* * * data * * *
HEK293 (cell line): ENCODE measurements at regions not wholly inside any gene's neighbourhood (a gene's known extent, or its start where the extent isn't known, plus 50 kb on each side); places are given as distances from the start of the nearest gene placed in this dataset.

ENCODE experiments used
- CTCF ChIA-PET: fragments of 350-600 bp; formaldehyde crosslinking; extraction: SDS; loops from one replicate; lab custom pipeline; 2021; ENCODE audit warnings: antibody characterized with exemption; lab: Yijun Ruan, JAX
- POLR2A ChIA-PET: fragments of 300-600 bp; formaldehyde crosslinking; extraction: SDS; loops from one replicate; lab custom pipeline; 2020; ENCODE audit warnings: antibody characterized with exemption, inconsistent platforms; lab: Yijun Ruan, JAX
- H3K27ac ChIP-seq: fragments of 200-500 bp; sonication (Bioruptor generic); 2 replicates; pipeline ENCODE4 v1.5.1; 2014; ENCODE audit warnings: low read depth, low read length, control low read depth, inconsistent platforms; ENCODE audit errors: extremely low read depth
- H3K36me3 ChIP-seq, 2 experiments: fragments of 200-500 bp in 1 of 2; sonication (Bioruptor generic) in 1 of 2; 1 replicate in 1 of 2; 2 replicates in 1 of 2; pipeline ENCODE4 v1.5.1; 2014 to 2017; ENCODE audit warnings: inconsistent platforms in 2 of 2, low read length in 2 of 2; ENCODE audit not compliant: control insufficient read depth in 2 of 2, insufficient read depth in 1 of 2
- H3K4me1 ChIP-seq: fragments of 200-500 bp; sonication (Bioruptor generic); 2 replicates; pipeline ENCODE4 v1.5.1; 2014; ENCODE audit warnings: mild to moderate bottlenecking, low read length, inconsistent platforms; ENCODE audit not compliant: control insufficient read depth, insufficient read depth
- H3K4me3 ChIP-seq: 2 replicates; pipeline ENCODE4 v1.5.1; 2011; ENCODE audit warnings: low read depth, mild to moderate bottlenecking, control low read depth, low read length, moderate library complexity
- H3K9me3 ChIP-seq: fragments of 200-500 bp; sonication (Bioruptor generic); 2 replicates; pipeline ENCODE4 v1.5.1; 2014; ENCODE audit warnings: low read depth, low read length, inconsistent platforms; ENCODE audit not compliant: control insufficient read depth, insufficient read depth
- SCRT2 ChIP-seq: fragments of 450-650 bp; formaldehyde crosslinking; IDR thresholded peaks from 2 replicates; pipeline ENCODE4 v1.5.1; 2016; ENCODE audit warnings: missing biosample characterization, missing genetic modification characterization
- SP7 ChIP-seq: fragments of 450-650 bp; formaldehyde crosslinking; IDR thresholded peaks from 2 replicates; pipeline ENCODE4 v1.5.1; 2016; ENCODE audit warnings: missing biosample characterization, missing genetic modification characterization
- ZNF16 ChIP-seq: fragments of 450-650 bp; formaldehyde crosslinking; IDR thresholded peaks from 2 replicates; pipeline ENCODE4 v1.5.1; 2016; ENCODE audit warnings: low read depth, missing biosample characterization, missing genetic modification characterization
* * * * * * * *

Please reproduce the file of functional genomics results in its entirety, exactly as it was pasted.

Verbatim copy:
HEK293 (cell line): ENCODE measurements at regions not wholly inside any gene's neighbourhood (a gene's known extent, or its start where the extent isn't known, plus 50 kb on each side); places are given as distances from the start of the nearest gene placed in this dataset.

ENCODE experiments used
- CTCF ChIA-PET: fragments of 350-600 bp; formaldehyde crosslinking; extraction: SDS; loops from one replicate; lab custom pipeline; 2021; ENCODE audit warnings: antibody characterized with exemption; lab: Yijun Ruan, JAX
- POLR2A ChIA-PET: fragments of 300-600 bp; formaldehyde crosslinking; extraction: SDS; loops from one replicate; lab custom pipeline; 2020; ENCODE audit warnings: antibody characterized with exemption, inconsistent platforms; lab: Yijun Ruan, JAX
- H3K27ac ChIP-seq: fragments of 200-500 bp; sonication (Bioruptor generic); 2 replicates; pipeline ENCODE4 v1.5.1; 2014; ENCODE audit warnings: low read depth, low read length, control low read depth, inconsistent platforms; ENCODE audit errors: extremely low read depth
- H3K36me3 ChIP-seq, 2 experiments: fragments of 200-500 bp in 1 of 2; sonication (Bioruptor generic) in 1 of 2; 1 replicate in 1 of 2; 2 replicates in 1 of 2; pipeline ENCODE4 v1.5.1; 2014 to 2017; ENCODE audit warnings: inconsistent platforms in 2 of 2, low read length in 2 of 2; ENCODE audit not compliant: control insufficient read depth in 2 of 2, insufficient read depth in 1 of 2
- H3K4me1 ChIP-seq: fragments of 200-500 bp; sonication (Bioruptor generic); 2 replicates; pipeline ENCODE4 v1.5.1; 2014; ENCODE audit warnings: mild to moderate bottlenecking, low read length, inconsistent platforms; ENCODE audit not compliant: control insufficient read depth, insufficient read depth
- H3K4me3 ChIP-seq: 2 replicates; pipeline ENCODE4 v1.5.1; 2011; ENCODE audit warnings: low read depth, mild to moderate bottlenecking, control low read depth, low read length, moderate library complexity
- H3K9me3 ChIP-seq: fragments of 200-500 bp; sonication (Bioruptor generic); 2 replicates; pipeline ENCODE4 v1.5.1; 2014; ENCODE audit warnings: low read depth, low read length, inconsistent platforms; ENCODE audit not compliant: control insufficient read depth, insufficient read depth
- SCRT2 ChIP-seq: fragments of 450-650 bp; formaldehyde crosslinking; IDR thresholded peaks from 2 replicates; pipeline ENCODE4 v1.5.1; 2016; ENCODE audit warnings: missing biosample characterization, missing genetic modification characterization
- SP7 ChIP-seq: fragments of 450-650 bp; formaldehyde crosslinking; IDR thresholded peaks from 2 replicates; pipeline ENCODE4 v1.5.1; 2016; ENCODE audit warnings: missing biosample characterization, missing genetic modification characterization
- ZNF16 ChIP-seq: fragments of 450-650 bp; formaldehyde crosslinking; IDR thresholded peaks from 2 replicates; pipeline ENCODE4 v1.5.1; 2016; ENCODE audit warnings: low read depth, missing biosample characterization, missing genetic modification characterization